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  9. MudRunner2005

    MudRunner2005 Well-Known Member

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    I feel the same way with my STW's, as well, but around here, 99% of my shots are inside of 500 yards, so the STW's are a bit of overkill, since I shoot 180 Hybrids in them. You're in Texas, you know the whitetails around here don't get really big, like they do up north.
     
  10. adk hunter

    adk hunter Well-Known Member

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    For the 400 yard deal and easy recoil...
    How about an '06 in a short action...? .308!
    Or a 338wm in a short action...? .338 federal!

    Now start adding yardage and blowing out shoulders.
    '06, .300wm, .280 Ackley, Sherman so forth.

    Keep making it fatter and we will come full circle to the .35's and the 45-70's
    My lord we all love to imagine we have invented the latest greatest lol.

    Hope to get gramps .38-40 marlin a nice whitetail next season. Pop.
     
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  11. Wolf76

    Wolf76 Well-Known Member

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    I would add that even if you won't shoot beyond 400 yards, things change. Limiting yourself is fine from an ethical perspective. The gun limiting you is unacceptable.
    For elk, I'd say have enough KO power to 600. If you don't use it, no harm. If you do need it and don't have it, then tag soup is on the menu.
    My guide told us to be prepared to shoot 300 yards. Most of the elk were shot between 350-500 yards.
    I'll add the 308 or '06 are perfectly fine for the distance mentioned. There's zero need to get exotic with cartridges at this point.
     
  12. olyeller

    olyeller Member

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    My guide for two years out of Raton told me he preferred 270WSM. It's all his wife uses for deer and elk.
    I shot one elk each of those two years using my Rem 700 270WSM loaded with Sierra's 150gr SGK at about 3000fps MV. First was 106yds bang/flop behind shoulders; second was 465yd shot. Broke both front legs and breastbone. I hit low underestimating range. Elk was anchored where it stood.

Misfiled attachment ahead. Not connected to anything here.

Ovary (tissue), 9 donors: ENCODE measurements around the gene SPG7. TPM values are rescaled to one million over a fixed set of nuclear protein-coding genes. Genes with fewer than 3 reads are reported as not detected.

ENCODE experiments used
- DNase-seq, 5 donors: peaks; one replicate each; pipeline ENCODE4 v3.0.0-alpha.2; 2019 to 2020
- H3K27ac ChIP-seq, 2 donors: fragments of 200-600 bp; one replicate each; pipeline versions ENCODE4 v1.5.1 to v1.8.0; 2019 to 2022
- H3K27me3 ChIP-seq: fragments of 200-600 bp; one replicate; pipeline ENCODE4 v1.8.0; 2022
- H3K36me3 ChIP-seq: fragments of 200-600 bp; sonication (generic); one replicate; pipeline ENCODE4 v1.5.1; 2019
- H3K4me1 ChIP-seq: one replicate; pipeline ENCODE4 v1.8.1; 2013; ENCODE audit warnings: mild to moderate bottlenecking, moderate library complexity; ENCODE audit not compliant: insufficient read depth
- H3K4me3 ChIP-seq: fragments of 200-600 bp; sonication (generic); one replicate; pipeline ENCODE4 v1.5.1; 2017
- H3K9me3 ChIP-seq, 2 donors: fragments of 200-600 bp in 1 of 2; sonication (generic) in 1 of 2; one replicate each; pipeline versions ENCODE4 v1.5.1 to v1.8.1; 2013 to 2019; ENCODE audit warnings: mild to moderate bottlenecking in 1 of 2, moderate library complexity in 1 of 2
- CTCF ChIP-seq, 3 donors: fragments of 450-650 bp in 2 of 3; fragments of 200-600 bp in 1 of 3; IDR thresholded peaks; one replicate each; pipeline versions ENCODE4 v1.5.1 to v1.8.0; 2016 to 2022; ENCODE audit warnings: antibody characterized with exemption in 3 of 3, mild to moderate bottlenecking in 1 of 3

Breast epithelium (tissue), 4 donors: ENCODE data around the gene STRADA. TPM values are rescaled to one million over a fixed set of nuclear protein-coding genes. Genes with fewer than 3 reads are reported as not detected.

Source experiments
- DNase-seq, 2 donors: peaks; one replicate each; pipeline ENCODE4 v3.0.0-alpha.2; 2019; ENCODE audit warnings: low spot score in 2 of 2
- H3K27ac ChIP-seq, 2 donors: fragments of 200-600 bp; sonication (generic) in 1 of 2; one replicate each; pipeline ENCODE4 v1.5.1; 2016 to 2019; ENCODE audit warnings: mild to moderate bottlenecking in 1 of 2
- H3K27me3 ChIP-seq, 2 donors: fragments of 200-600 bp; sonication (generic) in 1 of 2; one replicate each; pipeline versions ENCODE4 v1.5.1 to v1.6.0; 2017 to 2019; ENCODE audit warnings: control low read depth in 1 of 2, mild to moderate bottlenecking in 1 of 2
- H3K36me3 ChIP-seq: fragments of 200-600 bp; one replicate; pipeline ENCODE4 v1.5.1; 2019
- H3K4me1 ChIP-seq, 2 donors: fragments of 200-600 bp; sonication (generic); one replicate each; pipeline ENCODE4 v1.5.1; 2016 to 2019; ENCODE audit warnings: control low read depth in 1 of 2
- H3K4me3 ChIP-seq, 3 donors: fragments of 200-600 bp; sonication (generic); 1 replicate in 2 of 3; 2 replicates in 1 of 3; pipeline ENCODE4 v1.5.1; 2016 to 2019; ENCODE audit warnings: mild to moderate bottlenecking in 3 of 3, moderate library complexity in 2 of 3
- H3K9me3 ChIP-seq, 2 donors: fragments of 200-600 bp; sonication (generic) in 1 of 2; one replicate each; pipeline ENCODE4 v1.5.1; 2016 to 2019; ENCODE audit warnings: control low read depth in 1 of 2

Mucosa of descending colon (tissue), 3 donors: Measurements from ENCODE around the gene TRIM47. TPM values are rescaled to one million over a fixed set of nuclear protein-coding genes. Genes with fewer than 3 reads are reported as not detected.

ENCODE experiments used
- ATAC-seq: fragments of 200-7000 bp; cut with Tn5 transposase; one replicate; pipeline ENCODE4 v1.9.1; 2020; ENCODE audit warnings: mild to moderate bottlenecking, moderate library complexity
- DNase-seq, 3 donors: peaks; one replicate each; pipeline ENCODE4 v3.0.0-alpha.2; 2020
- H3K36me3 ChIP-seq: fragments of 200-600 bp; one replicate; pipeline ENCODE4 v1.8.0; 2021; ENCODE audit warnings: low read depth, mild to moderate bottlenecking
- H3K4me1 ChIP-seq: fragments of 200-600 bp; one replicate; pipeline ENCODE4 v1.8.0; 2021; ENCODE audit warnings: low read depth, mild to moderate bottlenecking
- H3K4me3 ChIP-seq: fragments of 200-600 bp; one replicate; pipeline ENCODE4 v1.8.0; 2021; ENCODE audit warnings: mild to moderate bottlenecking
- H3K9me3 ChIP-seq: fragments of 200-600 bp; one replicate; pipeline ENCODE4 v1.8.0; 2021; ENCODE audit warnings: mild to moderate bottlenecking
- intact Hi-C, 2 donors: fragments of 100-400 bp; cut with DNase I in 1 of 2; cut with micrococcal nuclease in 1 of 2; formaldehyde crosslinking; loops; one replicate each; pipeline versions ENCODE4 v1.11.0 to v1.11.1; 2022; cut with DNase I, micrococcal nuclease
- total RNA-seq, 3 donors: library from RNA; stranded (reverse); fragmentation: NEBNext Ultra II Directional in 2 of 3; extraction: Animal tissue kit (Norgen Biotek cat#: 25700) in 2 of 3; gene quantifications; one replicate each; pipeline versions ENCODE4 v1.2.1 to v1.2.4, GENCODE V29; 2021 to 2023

On the other hand, I watched a guy pump 4 180gr Hornady Interlocks out of a 30-06 into an elk at under 200yds before it fell. It's all about shot placement.
    Lots of elk been kilt with less than the old 270WIN. Feller named O'Connor might just agree with that. Yes, the WSM's are fading, but that doesn't mean they won't get er dun.
     
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  13. Idaho Lefty

    Idaho Lefty Well-Known Member

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    I have shot BOTH the .30-06 with the 150's at 2,900 FPS and the .270 WSM with, 140's at 3,150 FPS,.. I couldn't really tell, the difference (both reasonably pleasant with proper, recoil Pads ! ) The .270 WSM is flatter shooting,.. like in "Lazer", flat ! the WSM's are,.. "fading",.. LOL ! The .300 WSM is very, VERY popular and the .270 WSM,.. flat out,.. "gets it, DONE" with, LOW, recoil !
     
    Last edited: Dec 12, 2018
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  14. Wolf76

    Wolf76 Well-Known Member

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    I'm personally sick of hearing"it's all about shot placement". Where's the perfect placement for a 22LR on an elk at 300? Where's a bad shot from a howitzer? Why do African guides and countries specify minimum cartridges for certain game animals.
    No disagreement that accuracy plays a major role. Turns out bullet construction, penetration, expansion, and energy delivered are of equal importance. People often try to justify marginal cartridges saying " it's all about shot placement ".
    BTW I'm not specifically calling you out or your chosen cartridge. I'm saying there are many considerations and to count on a perfect shot is foolish.